Abstract 19048: Human Induced Pluripotent Stem Cell-Derived Cardiomyocytes Reveals Hypokalemia Induced Exacerbation of Ventricular Arrhythmogenicity of Antiarrhythmic Drugs
Hypokalemia is an independent risk factor associated with an increased risk of arrhythmia and all-cause mortality in patients with cardiovascular disease and exacerbates the cardiac arrhythmia (i.e., torsades de pointes; TdP) induced by QT-prolonging drugs. Thus understanding the hypokalemia-induce cardiac arrhythmia is of great importance both clinically and in new drug screening. Here we generated a library of human induced pluripotent stem cell-derived cardiomyocytes (iPSC-CMs) from patients with hereditary long QT syndrome (LQT), familial hypertrophic cardiomyopathy (HCM), and familial dilated cardiomyopathy (DCM) to elucidate the mechanism(s) of hypokalemia-induced ventricular arrhythmogenicity and responsiveness to QT-prolonging drugs. Specific disease phenotypes were verified in iPSC-CMs by immunostaining, calcium (Ca2+) imaging and single cell patch clamp. Disease-specific iPSC-CMs demonstrated increased susceptibility to hypokalemia (2.5-3.5 mM/l) induced arrhythmogenicity, and a severe exacerbation of dofetilide-induced arrhythmogenicity under moderate hypokalemic (3.5 mM/l) conditions as assessed by APD prolongation and quantification of drug-induced arrhythmias such as early afterdepolarizations (EADs), delayed afterdepolarizations (DADs) and triggered arrhythmias. Ca2+ imaging indicated the hypokalemia-induced increase in diastolic Ca2+ levels and reduction of Ca2+ transient amplitude. Moreover, the rate of cytosolic Ca2+ removal was prolonged both under basal conditions and after caffeine application, indicating weaker sodium-calcium exchanger (NCX) and/or sarcoendoplasmic reticulum Ca2+-ATPase (SERCA) activities. We have recapitulated hypokalemia-induced ventricular arrhythmogenicity for healthy subjects, LQT, HCM, and DCM patients at the single cell level for the first time. Our data indicate that healthy and diseased individuals exhibit different susceptibilities to hypokalemia and/or QT prolonging cardiotoxic drugs. The results of these studies may have important physiological and pathophysiological implications inasmuch as the results obtained could suggest a mechanistic link between cardiac diseases (substrate), hypokalemia (trigger), and TdP tachyarrhythmias.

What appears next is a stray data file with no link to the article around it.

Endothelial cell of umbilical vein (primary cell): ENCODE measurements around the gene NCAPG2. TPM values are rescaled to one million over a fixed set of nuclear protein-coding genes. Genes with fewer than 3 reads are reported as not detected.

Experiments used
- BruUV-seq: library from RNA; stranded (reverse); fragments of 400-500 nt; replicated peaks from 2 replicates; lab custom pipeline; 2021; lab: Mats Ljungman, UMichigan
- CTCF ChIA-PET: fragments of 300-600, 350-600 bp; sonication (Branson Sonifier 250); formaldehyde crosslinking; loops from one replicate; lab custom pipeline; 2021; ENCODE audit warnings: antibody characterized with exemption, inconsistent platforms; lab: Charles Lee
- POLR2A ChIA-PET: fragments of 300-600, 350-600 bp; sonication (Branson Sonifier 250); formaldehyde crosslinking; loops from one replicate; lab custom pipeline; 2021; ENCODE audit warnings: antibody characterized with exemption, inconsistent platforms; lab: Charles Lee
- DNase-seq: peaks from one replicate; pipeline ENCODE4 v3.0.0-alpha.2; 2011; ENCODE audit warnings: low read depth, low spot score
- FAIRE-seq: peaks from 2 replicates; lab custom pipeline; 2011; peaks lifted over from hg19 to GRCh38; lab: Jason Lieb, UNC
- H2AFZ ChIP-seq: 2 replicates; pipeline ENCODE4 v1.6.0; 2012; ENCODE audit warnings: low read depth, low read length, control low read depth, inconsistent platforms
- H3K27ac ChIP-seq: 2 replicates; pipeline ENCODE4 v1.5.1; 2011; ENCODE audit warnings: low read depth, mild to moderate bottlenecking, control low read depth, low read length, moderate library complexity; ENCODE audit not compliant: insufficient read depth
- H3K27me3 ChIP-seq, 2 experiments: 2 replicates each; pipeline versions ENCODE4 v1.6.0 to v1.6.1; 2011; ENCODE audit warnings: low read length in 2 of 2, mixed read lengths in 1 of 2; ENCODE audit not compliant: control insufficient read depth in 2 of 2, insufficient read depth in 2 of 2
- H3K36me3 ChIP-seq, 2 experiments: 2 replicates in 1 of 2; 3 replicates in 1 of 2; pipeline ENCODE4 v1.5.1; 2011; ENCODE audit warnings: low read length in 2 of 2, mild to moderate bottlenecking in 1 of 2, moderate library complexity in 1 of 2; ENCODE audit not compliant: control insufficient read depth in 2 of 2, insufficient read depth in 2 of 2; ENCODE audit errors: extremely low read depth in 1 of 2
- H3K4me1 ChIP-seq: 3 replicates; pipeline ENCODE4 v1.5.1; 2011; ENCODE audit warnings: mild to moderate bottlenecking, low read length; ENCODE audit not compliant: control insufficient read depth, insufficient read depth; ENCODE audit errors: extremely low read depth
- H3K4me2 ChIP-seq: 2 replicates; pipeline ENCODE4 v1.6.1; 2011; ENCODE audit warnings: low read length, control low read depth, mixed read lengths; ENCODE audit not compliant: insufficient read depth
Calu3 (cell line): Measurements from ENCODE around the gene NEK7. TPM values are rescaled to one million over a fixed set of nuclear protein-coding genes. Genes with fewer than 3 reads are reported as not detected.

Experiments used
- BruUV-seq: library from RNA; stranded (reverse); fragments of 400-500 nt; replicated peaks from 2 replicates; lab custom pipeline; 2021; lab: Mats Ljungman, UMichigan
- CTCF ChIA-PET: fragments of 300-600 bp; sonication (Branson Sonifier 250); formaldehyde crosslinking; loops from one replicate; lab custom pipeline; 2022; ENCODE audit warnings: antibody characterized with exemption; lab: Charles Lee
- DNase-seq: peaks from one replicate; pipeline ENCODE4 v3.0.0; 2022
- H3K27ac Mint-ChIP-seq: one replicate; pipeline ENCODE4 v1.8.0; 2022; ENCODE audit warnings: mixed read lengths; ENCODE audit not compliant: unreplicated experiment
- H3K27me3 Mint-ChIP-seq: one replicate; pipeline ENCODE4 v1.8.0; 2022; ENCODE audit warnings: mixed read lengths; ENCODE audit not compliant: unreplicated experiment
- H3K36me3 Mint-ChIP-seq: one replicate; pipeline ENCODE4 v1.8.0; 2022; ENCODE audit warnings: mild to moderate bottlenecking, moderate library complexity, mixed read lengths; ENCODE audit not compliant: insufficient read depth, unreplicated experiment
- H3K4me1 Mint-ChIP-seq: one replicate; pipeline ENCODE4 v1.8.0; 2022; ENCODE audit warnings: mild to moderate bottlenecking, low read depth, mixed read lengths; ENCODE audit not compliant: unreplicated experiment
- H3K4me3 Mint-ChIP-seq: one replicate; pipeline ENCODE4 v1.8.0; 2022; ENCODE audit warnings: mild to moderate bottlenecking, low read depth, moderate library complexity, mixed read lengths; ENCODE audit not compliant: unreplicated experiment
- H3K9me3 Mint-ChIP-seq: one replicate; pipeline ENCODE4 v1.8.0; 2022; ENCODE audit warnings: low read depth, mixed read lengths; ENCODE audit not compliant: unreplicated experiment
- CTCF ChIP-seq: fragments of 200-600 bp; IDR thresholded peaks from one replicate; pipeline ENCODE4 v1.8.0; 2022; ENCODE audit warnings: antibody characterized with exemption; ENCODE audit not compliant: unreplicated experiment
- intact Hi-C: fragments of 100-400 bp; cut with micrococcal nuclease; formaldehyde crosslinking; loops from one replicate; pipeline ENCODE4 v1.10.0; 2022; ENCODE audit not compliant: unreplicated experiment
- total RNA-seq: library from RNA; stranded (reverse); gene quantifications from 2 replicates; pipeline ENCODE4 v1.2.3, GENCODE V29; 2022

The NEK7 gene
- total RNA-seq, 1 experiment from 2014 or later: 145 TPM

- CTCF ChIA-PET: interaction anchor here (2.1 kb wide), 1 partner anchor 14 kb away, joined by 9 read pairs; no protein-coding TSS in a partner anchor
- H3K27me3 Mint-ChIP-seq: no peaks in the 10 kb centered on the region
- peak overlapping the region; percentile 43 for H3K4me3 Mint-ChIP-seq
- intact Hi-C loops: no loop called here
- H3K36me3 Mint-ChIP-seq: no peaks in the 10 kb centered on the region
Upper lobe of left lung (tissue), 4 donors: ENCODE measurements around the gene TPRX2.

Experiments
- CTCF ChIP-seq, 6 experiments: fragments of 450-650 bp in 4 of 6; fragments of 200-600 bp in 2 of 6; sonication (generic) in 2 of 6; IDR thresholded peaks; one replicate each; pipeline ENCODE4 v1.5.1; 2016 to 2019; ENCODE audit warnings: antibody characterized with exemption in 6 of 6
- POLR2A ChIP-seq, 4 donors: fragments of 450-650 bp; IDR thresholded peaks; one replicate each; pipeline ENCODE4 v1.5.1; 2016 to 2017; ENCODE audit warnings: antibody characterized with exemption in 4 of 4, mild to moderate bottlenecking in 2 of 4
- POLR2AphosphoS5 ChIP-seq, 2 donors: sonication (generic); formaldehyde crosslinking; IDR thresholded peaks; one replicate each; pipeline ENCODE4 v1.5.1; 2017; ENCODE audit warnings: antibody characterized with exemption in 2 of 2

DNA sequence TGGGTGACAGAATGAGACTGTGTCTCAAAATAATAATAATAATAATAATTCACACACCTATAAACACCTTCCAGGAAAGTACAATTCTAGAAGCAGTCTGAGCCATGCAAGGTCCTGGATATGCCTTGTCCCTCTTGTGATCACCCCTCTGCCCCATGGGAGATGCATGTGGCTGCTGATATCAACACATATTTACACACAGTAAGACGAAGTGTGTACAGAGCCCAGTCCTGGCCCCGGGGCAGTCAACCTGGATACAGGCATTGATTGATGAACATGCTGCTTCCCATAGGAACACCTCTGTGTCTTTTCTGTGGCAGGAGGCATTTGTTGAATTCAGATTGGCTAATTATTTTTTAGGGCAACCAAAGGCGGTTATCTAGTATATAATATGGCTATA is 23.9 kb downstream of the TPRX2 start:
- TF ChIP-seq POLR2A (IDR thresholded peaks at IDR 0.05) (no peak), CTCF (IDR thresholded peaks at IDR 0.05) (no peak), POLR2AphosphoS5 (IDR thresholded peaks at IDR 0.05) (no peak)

Author Disclosures: P. Shukla: None. C. Lam: None. J. Churko: None. E. Matsa: None. N. Shao: None. O.J. Abilez: None. J.C. Wu: None.
- © 2016 by American Heart Association, Inc.